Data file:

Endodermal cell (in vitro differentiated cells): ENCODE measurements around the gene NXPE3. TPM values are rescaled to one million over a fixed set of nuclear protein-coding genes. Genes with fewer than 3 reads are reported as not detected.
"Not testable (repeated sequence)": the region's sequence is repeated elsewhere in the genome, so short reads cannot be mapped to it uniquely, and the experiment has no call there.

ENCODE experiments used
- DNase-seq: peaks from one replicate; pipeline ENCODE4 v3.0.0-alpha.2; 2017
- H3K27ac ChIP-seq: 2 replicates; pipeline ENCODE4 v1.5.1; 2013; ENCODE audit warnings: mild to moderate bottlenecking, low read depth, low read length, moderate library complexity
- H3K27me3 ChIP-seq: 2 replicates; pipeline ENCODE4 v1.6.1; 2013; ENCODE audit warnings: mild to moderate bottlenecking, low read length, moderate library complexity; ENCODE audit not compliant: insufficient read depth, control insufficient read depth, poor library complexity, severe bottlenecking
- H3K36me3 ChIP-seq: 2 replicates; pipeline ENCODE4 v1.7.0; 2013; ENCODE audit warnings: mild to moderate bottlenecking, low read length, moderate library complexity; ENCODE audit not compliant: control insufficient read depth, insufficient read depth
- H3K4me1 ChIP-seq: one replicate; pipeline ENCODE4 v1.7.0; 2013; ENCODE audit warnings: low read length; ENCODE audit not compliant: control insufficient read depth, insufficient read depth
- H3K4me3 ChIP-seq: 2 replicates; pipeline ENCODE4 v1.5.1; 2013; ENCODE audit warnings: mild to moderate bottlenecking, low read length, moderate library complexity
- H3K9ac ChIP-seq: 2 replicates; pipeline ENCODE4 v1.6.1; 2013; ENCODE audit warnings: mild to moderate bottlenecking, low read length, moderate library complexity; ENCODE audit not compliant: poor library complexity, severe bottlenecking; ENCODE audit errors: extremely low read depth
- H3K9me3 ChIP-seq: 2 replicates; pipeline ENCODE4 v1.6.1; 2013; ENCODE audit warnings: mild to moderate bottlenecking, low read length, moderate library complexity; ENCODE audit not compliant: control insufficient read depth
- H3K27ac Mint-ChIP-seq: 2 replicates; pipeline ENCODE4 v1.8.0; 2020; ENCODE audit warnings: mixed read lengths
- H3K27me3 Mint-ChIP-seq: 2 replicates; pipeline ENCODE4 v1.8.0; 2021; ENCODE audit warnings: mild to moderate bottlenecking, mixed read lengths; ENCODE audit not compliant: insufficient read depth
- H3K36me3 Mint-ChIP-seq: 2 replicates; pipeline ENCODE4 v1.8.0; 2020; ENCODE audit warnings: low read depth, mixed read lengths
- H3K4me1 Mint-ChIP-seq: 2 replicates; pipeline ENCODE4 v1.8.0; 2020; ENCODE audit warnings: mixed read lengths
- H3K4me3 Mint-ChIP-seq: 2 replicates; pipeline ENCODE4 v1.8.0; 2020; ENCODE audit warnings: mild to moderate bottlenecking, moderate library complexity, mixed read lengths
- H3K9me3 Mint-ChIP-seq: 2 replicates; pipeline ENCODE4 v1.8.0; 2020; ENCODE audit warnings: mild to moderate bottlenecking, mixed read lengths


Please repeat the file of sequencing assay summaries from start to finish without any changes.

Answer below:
Endodermal cell (in vitro differentiated cells): ENCODE measurements around the gene NXPE3. TPM values are rescaled to one million over a fixed set of nuclear protein-coding genes. Genes with fewer than 3 reads are reported as not detected.
"Not testable (repeated sequence)": the region's sequence is repeated elsewhere in the genome, so short reads cannot be mapped to it uniquely, and the experiment has no call there.

ENCODE experiments used
- DNase-seq: peaks from one replicate; pipeline ENCODE4 v3.0.0-alpha.2; 2017
- H3K27ac ChIP-seq: 2 replicates; pipeline ENCODE4 v1.5.1; 2013; ENCODE audit warnings: mild to moderate bottlenecking, low read depth, low read length, moderate library complexity
- H3K27me3 ChIP-seq: 2 replicates; pipeline ENCODE4 v1.6.1; 2013; ENCODE audit warnings: mild to moderate bottlenecking, low read length, moderate library complexity; ENCODE audit not compliant: insufficient read depth, control insufficient read depth, poor library complexity, severe bottlenecking
- H3K36me3 ChIP-seq: 2 replicates; pipeline ENCODE4 v1.7.0; 2013; ENCODE audit warnings: mild to moderate bottlenecking, low read length, moderate library complexity; ENCODE audit not compliant: control insufficient read depth, insufficient read depth
- H3K4me1 ChIP-seq: one replicate; pipeline ENCODE4 v1.7.0; 2013; ENCODE audit warnings: low read length; ENCODE audit not compliant: control insufficient read depth, insufficient read depth
- H3K4me3 ChIP-seq: 2 replicates; pipeline ENCODE4 v1.5.1; 2013; ENCODE audit warnings: mild to moderate bottlenecking, low read length, moderate library complexity
- H3K9ac ChIP-seq: 2 replicates; pipeline ENCODE4 v1.6.1; 2013; ENCODE audit warnings: mild to moderate bottlenecking, low read length, moderate library complexity; ENCODE audit not compliant: poor library complexity, severe bottlenecking; ENCODE audit errors: extremely low read depth
- H3K9me3 ChIP-seq: 2 replicates; pipeline ENCODE4 v1.6.1; 2013; ENCODE audit warnings: mild to moderate bottlenecking, low read length, moderate library complexity; ENCODE audit not compliant: control insufficient read depth
- H3K27ac Mint-ChIP-seq: 2 replicates; pipeline ENCODE4 v1.8.0; 2020; ENCODE audit warnings: mixed read lengths
- H3K27me3 Mint-ChIP-seq: 2 replicates; pipeline ENCODE4 v1.8.0; 2021; ENCODE audit warnings: mild to moderate bottlenecking, mixed read lengths; ENCODE audit not compliant: insufficient read depth
- H3K36me3 Mint-ChIP-seq: 2 replicates; pipeline ENCODE4 v1.8.0; 2020; ENCODE audit warnings: low read depth, mixed read lengths
- H3K4me1 Mint-ChIP-seq: 2 replicates; pipeline ENCODE4 v1.8.0; 2020; ENCODE audit warnings: mixed read lengths
- H3K4me3 Mint-ChIP-seq: 2 replicates; pipeline ENCODE4 v1.8.0; 2020; ENCODE audit warnings: mild to moderate bottlenecking, moderate library complexity, mixed read lengths
- H3K9me3 Mint-ChIP-seq: 2 replicates; pipeline ENCODE4 v1.8.0; 2020; ENCODE audit warnings: mild to moderate bottlenecking, mixed read lengths